An adequate internal audit management offers security and effectiveness for the evaluated Management System, for example, Quality Management, a standardized system with greater implementation at international level. Let us remember that the audit has among its objectives to identify problems that prevent the system from meeting the needs of stakeholders and the achievement of corporate objectives.
That is why internal auditing is the engine that drives the continuous improvement of the system. But this does not mean that performing many audits will lead to much more improvement. It is necessary to adopt a consistent and coherent internal audit management that responds to the particular needs of each system.
Here are 7 proven strategies to make internal audit management a profit-enhancing factor and an essential assessment tool.
Effective Internal Audit Management – 7 Proven Strategies
Internal audits of a management system are performed because they are needed, but also because the standard on which the system is based requires it. The information provided by an internal audit helps the organization to continuously improve and ensure stakeholder satisfaction.
To get the best results from an audit program, it must be managed in accordance with best practices. An effective and well-managed audit program is the result of:
Having a plan of action instills confidence in employees, regulators, but most importantly, in the auditor. The message is that the organization, and the professionals in the area being assessed, are in control and working to improve every day.
But the management of planned internal audits also ensures the availability of the people involved, the data, information and space required, as well as the technological resources to be used, which can be various and very specific in the case of remote audits.
An accurate plan ensures compliance with the deadlines and times for each task. It is important to designate a team to plan the audits for the semester or year, and to communicate to the relevant areas or persons involved, thus ensuring the availability of everything necessary for the normal development of the task.
2. Choose and train the team of auditors.
Even in small organizations, although it may seem unnecessary, it is good for everyone to know well in advance what they will have to do, when and how. The choice of internal auditors involves verifying that an auditor will not be evaluating the work of an area in which he works.
Training and education, not only in auditing techniques, but also in the specific knowledge of the area to be audited, quality, for example, is a decisive factor for the success of the task. Everything starts with planning: if we know that we will face a representative number of audits to the Quality Management System, it is important to have the right professionals to fulfill the mission.
3. Include the right people
People who are responsible for performing day-to-day activities and executing routine processes have the best insight into what is going right or wrong, even if they do not have the knowledge about the exact requirement of a given standard that may be being breached.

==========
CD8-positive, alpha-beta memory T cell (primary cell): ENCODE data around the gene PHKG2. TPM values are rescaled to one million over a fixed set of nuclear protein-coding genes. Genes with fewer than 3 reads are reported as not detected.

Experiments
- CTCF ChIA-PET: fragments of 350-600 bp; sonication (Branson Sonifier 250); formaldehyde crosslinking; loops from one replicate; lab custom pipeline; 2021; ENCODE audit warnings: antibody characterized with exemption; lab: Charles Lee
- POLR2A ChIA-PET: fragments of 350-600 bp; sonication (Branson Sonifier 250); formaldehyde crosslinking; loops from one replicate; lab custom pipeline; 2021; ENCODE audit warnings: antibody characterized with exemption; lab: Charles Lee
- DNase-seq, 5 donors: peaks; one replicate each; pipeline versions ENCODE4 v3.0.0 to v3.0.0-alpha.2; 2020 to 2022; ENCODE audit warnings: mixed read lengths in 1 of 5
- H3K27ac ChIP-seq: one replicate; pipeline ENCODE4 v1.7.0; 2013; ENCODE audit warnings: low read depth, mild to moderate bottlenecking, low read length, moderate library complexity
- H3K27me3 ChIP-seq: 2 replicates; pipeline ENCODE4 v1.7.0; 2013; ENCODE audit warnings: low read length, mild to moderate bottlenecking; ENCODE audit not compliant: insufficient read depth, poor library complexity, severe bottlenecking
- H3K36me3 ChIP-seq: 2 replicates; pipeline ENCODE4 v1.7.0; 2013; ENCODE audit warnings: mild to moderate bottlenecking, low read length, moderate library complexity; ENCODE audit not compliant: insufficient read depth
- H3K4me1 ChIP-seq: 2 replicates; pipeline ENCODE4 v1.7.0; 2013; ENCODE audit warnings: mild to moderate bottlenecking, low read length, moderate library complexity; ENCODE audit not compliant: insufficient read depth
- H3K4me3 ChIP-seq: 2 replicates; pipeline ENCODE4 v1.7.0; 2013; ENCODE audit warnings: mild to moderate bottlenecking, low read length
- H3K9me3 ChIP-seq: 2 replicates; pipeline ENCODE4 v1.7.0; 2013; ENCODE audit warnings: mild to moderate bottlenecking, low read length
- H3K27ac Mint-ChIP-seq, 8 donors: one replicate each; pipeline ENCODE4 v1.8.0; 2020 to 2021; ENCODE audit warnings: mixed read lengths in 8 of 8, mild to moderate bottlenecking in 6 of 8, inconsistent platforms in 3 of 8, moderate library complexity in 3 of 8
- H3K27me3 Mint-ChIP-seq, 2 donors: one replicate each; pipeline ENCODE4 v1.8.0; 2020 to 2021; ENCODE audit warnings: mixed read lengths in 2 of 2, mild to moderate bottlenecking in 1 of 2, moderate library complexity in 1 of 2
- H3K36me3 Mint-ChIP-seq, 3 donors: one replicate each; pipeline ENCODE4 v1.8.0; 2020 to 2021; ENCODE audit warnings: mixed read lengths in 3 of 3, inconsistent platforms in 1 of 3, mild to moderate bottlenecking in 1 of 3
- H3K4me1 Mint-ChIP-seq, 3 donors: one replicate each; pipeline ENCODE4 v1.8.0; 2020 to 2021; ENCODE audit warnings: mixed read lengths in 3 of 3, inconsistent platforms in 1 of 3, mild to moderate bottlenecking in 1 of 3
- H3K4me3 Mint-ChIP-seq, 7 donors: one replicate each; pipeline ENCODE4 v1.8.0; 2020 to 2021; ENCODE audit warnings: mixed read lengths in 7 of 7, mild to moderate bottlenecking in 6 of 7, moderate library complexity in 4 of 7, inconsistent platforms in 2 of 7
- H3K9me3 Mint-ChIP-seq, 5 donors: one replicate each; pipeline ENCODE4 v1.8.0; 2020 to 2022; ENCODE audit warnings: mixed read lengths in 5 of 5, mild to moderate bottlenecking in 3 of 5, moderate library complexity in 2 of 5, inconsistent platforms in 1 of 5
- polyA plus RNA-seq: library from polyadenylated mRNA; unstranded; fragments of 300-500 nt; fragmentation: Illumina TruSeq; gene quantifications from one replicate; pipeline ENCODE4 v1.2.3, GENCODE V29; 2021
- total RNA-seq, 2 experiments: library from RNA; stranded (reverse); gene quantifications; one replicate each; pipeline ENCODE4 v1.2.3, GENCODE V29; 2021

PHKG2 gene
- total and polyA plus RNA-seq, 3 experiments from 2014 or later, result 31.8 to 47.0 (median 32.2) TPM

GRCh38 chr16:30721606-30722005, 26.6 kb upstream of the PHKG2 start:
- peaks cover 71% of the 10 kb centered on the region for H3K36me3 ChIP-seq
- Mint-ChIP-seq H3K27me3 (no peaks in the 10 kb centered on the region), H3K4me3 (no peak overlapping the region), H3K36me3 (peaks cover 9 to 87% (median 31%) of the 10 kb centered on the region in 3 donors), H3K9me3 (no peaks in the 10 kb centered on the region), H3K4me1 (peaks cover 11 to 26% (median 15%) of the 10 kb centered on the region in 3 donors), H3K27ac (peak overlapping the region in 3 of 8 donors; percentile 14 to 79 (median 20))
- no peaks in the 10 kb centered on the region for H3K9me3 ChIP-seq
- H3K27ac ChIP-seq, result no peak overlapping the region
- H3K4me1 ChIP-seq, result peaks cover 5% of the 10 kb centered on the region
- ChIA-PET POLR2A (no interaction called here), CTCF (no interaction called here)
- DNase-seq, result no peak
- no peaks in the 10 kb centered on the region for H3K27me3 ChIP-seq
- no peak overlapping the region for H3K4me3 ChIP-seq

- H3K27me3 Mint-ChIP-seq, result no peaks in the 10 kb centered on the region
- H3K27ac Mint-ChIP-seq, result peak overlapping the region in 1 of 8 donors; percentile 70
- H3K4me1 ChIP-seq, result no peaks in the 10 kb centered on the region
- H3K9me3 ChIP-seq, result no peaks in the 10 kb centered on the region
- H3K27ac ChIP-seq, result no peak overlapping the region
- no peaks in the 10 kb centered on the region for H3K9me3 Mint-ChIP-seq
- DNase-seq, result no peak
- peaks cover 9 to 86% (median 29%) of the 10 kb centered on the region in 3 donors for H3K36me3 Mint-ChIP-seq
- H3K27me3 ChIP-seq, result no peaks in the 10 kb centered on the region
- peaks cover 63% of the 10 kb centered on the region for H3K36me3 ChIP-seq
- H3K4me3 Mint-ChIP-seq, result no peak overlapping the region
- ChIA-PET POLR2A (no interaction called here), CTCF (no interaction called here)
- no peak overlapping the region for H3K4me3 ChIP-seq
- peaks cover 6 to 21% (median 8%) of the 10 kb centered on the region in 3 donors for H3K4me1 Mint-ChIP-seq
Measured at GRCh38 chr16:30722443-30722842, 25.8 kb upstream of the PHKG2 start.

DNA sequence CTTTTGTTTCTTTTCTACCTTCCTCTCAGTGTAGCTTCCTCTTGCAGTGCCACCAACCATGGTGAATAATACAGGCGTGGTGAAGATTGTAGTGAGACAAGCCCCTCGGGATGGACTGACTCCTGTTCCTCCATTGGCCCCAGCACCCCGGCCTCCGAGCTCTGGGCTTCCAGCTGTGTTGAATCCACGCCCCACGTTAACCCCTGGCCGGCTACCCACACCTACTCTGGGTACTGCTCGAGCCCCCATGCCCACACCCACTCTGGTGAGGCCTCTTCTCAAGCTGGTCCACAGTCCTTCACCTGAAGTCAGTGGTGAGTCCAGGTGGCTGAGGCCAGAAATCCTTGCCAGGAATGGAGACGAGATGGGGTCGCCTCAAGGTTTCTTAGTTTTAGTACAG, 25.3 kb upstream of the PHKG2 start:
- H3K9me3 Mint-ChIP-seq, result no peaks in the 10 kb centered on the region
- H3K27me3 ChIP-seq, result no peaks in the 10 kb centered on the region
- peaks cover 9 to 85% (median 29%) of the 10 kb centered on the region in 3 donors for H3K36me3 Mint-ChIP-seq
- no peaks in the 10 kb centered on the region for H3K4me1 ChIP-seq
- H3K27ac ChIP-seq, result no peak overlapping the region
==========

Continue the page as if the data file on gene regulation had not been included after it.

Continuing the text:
Excluding these people could result in overlooking serious problems that are not perceived by the area manager or senior executives in the organization. Thus, for effective internal audit management it is important to integrate the right people into the process.
4. Focus on risks and controls to prevent them.
Checklists are very useful for an internal audit. Effective internal audit management, however, should focus on risk rather than on filling out a form by marking X’s in a few spaces.
This will allow the auditor to identify risks, but also the respective controls. And, if they do not exist, to recommend their design and implementation. During this work, which is performed in the field, the auditor should have the opportunity to test the controls and their effectiveness. From this action come the best audit notes. The ones that truly promote continuous improvement of the system.
5. Write constructive and proactive reports.
A good audit should close with a report that effectively contributes to the improvement of the system. The report, contrary to general belief, is not written at the end of the field work. The report is built step by step during the audit itself, with the auditor’s notes, with his observations, with the material and evidence he collects.
When there is nothing to say, neither good nor bad, it is better to say nothing. Some auditors think that the sometimes unjustified length of their reports reflects the value of their work. Constructive reports that point out problems and suggest solutions, but also point out positive aspects and opportunities for improvement, are the result of excellent internal audit management.
6. Post-audit follow-up
The audit formally ends with the closing meeting and delivery of the audit reports to senior management. But the auditor can still do more. He can perform monitoring and surveillance activities to oversee the implementation of the corrective actions suggested or prescribed in his reports.
Post-closure follow-up will facilitate the work of the same auditor or another auditor who may be assigned the task in the future. This, in addition to contributing to the success of internal audit management, will lead to even better qualification of the internal auditor’s work.
7. Take advantage of technology and the digitalization of Management Systems
In this era of Digital Transformation, internal auditors find in technology their best ally. Automated systems are easier to audit, the traceability of processes and information can be established without problems, procedures are agile and the auditor’s task is facilitated, optimizing results.
Undoubtedly, the digitalization of Management Systems becomes a great tool for effective internal audit management. Training, taking advantage of technology, is also a great value.